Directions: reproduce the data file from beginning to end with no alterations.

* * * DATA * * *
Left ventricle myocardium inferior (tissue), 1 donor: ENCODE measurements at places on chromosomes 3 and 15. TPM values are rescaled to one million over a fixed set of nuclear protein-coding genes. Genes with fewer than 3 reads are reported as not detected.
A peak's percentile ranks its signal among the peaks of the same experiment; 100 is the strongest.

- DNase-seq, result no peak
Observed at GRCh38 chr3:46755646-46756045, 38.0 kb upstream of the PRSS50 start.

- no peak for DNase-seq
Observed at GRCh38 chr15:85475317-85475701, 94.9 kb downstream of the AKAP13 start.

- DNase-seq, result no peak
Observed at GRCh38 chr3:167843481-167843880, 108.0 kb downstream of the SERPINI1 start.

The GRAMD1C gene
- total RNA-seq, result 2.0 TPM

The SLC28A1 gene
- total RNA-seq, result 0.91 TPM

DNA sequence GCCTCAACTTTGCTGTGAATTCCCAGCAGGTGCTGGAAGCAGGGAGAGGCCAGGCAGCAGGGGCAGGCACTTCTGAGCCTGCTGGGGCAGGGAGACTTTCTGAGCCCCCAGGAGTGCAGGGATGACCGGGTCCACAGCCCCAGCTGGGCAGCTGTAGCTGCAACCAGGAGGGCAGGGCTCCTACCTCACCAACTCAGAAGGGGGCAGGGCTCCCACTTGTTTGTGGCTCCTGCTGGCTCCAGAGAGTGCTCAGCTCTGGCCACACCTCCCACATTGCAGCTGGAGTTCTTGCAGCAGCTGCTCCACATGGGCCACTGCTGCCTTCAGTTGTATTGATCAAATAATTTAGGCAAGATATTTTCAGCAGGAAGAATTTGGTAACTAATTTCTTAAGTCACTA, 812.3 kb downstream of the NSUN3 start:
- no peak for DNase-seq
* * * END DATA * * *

Left ventricle myocardium inferior (tissue), 1 donor: ENCODE measurements at places on chromosomes 3 and 15. TPM values are rescaled to one million over a fixed set of nuclear protein-coding genes. Genes with fewer than 3 reads are reported as not detected.
A peak's percentile ranks its signal among the peaks of the same experiment; 100 is the strongest.

- DNase-seq, result no peak
Observed at GRCh38 chr3:46755646-46756045, 38.0 kb upstream of the PRSS50 start.

- no peak for DNase-seq
Observed at GRCh38 chr15:85475317-85475701, 94.9 kb downstream of the AKAP13 start.

- DNase-seq, result no peak
Observed at GRCh38 chr3:167843481-167843880, 108.0 kb downstream of the SERPINI1 start.

The GRAMD1C gene
- total RNA-seq, result 2.0 TPM

The SLC28A1 gene
- total RNA-seq, result 0.91 TPM

DNA sequence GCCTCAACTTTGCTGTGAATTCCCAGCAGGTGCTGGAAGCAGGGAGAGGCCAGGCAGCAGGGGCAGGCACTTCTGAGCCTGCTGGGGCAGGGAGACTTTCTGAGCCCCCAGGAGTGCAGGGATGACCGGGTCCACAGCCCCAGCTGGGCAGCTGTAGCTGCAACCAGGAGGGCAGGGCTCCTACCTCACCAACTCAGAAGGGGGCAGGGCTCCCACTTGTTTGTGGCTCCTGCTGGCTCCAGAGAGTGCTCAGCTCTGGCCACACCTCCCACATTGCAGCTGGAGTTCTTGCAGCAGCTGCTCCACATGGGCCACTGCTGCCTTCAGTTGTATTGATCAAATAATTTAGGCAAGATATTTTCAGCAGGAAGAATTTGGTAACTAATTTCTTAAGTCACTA, 812.3 kb downstream of the NSUN3 start:
- no peak for DNase-seq